At data cutoff, 93 patients across both phases were evaluable for efficacy per RECIST v1.1 criteria by IRR. In phase 1, patients achieved a best ORR of 72%; the median duration of response (DOR) was not reached (NR; range, 3.8+ to 45.2+ months), the median duration of treatment was 25.1 months (range, 0.7-46.9), and 47% of patients were active on treatment at the cutoff date. In phase 2 cohort A, patients achieved a best ORR of 64%, including a best ORR of 38% at week 25. The median DOR was NR (range, 0.03+ to 25.4+ months), the median duration of treatment was 21.0 months (range, 0.2-30.3), and 48% of patients were active on treatment at data cutoff. In phase 2 cohort B, patients achieved a best ORR of 44% with a median DOR of NR (range, 4.0+ to 21.0+ months) and a median duration of treatment of 7.3 months (range, 0.7-27.4). Notably, 74% of patients were active on treatment at the cutoff date.

Moreover, updated data from both cohorts of the phase 2 portion of the trial showed that patients achieved clinically meaningful symptomatic benefit at week 25 across several secondary efficacy measures, including active ROM, stiffness, physical function, and pain, as well as best ORR per TVS in cohort A.

Furthermore, the safety findings with vimseltinib in the phase 1/2 trial were consistent with previously reported data and demonstrated that the agent was well tolerated. Investigators observed no evidence of cholestatic hepatotoxicity. Additionally, 9% of patients discontinued treatment because of TEAEs.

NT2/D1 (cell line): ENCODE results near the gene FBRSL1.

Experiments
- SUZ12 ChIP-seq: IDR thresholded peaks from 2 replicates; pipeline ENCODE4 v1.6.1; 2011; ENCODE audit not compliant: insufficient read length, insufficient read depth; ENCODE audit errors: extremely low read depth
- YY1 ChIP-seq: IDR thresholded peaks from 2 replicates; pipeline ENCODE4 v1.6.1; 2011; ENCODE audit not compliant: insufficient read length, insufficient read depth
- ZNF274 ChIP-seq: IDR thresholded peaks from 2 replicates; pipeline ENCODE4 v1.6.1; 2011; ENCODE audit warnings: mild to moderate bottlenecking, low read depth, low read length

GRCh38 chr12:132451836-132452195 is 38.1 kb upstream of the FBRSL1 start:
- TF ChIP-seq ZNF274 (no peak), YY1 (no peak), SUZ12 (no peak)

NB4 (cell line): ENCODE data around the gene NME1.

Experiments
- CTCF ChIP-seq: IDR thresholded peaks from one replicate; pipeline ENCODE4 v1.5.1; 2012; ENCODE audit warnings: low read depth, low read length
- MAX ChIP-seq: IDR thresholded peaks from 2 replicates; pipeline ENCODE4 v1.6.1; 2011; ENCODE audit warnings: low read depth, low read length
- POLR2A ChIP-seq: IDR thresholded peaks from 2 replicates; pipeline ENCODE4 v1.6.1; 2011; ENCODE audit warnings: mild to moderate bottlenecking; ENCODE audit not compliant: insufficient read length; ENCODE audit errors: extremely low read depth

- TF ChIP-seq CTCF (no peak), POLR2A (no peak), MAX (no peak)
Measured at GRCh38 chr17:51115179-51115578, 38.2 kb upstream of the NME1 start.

“The topline results from MOTION, together with the impressive data announced today from the phase 1/2 study showing that the response rates with vimseltinib continue to increase over time, and that patients continue to receive long-term clinical benefit as evidenced by the median duration of treatment, demonstrates vimseltinib’s potential to become a best-in-class agent,” Gelderblom said in the press release.

“We are excited about the potential for vimseltinib to become our next approved medicine, supporting our continued evolution to a company with multiple marketed products,” Steve Hoerter, president and chief executive officer of Deciphera Pharmaceuticals, added in the news release. “The totality of data shown today demonstrate the potential for vimseltinib to offer a new and differentiated treatment option for patients with TGCT. We look forward to working with regulatory agencies worldwide as we focus on delivering this important new treatment option to patients with TGCT.”

Deciphera expects to submit a new drug application for vimseltinib in the second quarter of 2024 and a marketing authorization application for the agent in the third quarter of 2024. Additional efficacy and safety findings from part 1 of MOTION will be presented at an upcoming medical meeting.

References

  1. Deciphera Pharmaceuticals announces positive top-line results from MOTION pivotal phase 3 study of vimseltinib in patients with tenosynovial giant cell tumor (TGCT). News Release. Deciphera Pharmaceuticals LLC. October 30, 2023. Accessed October 30, 2023. https://investors.deciphera.com/news-releases/news-release-details/deciphera-pharmaceuticals-announces-positive-top-line-results-0
  2. Study of vimseltinib for tenosynovial giant cell tumor (MOTION). ClinicalTrials.gov. Updated March 16, 2023. Accessed October 30, 2023. https://clinicaltrials.gov/study/NCT05059262
  3. Study of DCC-3014 in patients with advanced tumors and tenosynovial giant cell tumor. ClinicalTrials.gov. Updated October 10, 2023. Accessed October 30, 2023. https://clinicaltrials.gov/study/NCT03069469